Kentucky Governor Matt Bevin has signed legislation to reform pensions in the hope that it eases the financial burden for quasi-government agencies, such as mental health agencies, rape crisis centers, local health departments, etc. The legislation calls for the freezing of contributions from these agencies for another year, allowing them to basically pay half of what they owe until the piper calls in 2020. That won’t be a pleasant experience when those bills come due!
Another key element of the legislation permits these organizations to withdraw from the state’s pension system and pay off their debt, with interest, over 30 years. The Kentucky pension system is currently the worst funded in the nation at 16%, and the deferment of contributions will likely negatively impact the ongoing funding. Shockingly, these agencies can move anyone hired after 2013 out of the defined benefit plan and into a defined contribution plan (I can’t imagine that action not being tested in court).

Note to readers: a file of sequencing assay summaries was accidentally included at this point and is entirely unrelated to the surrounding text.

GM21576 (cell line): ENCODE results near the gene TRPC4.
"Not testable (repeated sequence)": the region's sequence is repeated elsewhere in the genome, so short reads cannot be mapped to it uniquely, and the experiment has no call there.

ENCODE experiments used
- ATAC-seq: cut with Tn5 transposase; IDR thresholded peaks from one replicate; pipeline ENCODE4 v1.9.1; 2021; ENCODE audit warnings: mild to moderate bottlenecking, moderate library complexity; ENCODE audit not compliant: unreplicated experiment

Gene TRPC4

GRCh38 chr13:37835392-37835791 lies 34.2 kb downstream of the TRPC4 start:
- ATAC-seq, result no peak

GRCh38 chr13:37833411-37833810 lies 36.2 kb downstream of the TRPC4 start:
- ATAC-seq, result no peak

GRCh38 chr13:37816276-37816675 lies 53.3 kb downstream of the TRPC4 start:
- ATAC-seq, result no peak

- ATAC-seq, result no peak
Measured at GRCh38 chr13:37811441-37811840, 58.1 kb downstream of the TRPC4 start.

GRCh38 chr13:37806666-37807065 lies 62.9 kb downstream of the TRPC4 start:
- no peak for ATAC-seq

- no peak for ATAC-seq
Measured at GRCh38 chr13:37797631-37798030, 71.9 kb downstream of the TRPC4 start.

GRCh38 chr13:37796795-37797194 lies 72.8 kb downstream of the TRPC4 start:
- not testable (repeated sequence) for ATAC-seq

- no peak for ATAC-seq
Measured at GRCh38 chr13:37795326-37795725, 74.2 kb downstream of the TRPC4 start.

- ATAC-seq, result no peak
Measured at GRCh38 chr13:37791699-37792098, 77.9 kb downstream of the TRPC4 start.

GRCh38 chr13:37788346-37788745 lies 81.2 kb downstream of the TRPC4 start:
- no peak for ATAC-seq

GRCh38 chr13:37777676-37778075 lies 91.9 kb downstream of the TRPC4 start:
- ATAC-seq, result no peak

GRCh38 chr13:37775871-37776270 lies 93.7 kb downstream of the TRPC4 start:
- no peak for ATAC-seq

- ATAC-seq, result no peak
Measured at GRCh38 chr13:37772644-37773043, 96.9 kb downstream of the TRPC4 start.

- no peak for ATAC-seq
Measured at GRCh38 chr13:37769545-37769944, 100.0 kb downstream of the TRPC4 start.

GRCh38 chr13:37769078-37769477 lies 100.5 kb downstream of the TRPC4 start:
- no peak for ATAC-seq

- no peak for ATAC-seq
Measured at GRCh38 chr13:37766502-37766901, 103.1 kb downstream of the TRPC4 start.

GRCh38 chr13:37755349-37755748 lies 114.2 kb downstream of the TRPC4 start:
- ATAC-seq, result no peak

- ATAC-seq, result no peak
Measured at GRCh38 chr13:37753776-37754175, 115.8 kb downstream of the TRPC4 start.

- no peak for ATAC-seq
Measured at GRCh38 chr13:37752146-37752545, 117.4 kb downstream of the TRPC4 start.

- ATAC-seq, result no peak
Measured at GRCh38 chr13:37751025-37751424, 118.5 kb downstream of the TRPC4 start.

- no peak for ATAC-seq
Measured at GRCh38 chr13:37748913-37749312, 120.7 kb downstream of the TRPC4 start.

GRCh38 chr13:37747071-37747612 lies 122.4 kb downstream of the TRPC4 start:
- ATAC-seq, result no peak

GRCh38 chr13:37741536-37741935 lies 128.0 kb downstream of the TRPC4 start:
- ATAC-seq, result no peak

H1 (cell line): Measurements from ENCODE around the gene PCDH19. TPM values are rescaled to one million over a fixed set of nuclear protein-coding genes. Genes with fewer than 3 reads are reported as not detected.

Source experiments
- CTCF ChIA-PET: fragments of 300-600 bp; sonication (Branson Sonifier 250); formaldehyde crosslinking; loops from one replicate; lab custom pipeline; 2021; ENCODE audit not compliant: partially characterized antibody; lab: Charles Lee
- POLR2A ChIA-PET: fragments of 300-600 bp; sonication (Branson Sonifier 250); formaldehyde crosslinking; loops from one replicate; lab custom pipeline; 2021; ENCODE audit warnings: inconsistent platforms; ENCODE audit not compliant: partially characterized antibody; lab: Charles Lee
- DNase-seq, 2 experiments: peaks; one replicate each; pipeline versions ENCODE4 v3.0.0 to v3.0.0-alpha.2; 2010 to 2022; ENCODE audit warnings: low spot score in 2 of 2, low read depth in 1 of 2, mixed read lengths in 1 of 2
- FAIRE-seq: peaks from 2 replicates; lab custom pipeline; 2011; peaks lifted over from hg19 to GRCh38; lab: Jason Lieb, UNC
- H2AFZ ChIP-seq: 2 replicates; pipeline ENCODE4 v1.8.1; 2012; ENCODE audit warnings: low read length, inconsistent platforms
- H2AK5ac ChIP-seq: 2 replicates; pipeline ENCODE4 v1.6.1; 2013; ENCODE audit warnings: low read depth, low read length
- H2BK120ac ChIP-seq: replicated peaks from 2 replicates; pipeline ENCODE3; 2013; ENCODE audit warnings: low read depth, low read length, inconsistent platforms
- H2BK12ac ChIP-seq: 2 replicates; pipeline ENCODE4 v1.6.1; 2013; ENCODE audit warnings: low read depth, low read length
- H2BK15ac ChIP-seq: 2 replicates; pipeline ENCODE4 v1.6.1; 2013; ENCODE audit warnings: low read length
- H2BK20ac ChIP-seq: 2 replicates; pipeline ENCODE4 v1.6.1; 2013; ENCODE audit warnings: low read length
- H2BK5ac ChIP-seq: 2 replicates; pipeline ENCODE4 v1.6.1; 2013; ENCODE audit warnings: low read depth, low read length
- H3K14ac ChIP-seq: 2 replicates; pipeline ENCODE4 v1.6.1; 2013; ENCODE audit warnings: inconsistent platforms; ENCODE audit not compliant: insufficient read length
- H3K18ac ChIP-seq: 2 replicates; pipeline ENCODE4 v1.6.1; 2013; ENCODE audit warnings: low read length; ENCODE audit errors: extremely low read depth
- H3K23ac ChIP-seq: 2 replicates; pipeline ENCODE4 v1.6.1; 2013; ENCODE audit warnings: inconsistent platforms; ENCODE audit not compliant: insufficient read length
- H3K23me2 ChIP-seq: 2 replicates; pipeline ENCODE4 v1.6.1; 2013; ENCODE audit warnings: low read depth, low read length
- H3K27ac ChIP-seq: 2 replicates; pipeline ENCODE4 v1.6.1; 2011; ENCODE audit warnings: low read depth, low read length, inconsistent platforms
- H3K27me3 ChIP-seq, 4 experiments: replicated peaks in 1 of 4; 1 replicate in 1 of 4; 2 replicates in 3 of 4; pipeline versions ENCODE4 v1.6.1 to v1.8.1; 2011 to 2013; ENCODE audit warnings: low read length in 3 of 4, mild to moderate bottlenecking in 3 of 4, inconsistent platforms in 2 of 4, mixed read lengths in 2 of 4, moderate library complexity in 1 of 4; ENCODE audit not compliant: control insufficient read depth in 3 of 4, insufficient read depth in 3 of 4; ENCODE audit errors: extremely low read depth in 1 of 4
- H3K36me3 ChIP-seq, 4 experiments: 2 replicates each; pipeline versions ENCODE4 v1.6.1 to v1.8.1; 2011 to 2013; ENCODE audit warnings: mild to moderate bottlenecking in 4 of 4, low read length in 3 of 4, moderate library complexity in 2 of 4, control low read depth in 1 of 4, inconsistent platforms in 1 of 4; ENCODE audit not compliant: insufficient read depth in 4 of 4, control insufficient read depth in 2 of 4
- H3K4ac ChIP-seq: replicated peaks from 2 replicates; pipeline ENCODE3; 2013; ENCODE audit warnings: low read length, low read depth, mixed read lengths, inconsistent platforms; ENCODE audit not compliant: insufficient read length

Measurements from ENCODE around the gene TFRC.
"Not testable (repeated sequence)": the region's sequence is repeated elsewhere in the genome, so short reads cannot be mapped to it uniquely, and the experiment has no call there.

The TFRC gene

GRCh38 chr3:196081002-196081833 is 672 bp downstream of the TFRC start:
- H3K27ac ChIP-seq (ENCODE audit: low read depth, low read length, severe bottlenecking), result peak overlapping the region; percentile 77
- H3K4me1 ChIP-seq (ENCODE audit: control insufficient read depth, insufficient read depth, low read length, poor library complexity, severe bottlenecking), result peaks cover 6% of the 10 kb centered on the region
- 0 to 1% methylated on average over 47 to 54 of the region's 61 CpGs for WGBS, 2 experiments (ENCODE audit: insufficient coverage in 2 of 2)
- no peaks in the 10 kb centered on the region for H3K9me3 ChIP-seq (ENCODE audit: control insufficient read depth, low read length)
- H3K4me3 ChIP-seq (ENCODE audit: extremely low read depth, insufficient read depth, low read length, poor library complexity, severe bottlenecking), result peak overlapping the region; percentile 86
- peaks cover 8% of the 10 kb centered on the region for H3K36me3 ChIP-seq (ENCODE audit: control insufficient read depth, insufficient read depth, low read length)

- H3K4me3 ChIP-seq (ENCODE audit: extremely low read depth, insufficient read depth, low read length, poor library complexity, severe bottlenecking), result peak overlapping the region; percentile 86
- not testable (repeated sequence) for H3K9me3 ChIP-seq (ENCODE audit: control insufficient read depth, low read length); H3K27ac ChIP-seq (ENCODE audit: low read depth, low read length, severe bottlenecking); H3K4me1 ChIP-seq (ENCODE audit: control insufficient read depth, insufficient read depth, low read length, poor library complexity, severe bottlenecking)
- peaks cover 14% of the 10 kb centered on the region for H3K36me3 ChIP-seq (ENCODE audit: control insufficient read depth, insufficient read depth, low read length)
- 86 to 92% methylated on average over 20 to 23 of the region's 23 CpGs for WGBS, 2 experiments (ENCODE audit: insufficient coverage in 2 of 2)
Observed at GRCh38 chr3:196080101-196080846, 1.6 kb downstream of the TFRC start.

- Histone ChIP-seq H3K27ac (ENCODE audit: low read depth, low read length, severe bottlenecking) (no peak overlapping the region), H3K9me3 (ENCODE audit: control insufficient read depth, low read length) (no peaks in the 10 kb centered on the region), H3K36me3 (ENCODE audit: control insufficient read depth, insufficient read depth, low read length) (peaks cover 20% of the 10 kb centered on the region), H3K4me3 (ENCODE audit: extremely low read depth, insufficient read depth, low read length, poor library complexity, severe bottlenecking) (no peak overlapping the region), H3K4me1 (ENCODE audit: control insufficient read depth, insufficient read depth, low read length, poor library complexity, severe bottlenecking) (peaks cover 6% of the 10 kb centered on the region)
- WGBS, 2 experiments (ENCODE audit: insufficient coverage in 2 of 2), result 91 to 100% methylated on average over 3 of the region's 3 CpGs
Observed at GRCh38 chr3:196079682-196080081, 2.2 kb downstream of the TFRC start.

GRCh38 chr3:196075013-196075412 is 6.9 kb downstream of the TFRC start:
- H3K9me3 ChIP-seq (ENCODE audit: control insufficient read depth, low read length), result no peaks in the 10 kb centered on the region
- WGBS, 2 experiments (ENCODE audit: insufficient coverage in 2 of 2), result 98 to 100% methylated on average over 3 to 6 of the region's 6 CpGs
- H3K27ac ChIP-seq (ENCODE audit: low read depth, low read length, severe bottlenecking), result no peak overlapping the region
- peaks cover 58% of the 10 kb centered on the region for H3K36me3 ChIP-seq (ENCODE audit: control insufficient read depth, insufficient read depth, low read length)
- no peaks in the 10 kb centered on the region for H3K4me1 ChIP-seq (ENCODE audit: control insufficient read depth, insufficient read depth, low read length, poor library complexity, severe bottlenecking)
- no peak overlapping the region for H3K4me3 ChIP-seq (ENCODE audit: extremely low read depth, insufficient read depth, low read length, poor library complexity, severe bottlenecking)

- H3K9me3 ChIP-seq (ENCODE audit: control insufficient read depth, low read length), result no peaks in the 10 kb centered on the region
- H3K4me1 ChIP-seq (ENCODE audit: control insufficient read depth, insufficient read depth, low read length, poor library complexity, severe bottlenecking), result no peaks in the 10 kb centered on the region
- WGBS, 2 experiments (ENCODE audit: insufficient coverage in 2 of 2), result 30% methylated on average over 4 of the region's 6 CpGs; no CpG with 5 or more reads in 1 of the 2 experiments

The state’s 118 quasi-governmental agencies can start leaving the Kentucky Retirement System in April. If they do, they have to provide other options for their employees, such as a 401(k), but here’s the rub, they don’t have to continue contributing money toward their retirement! Given that directive do you think that any will?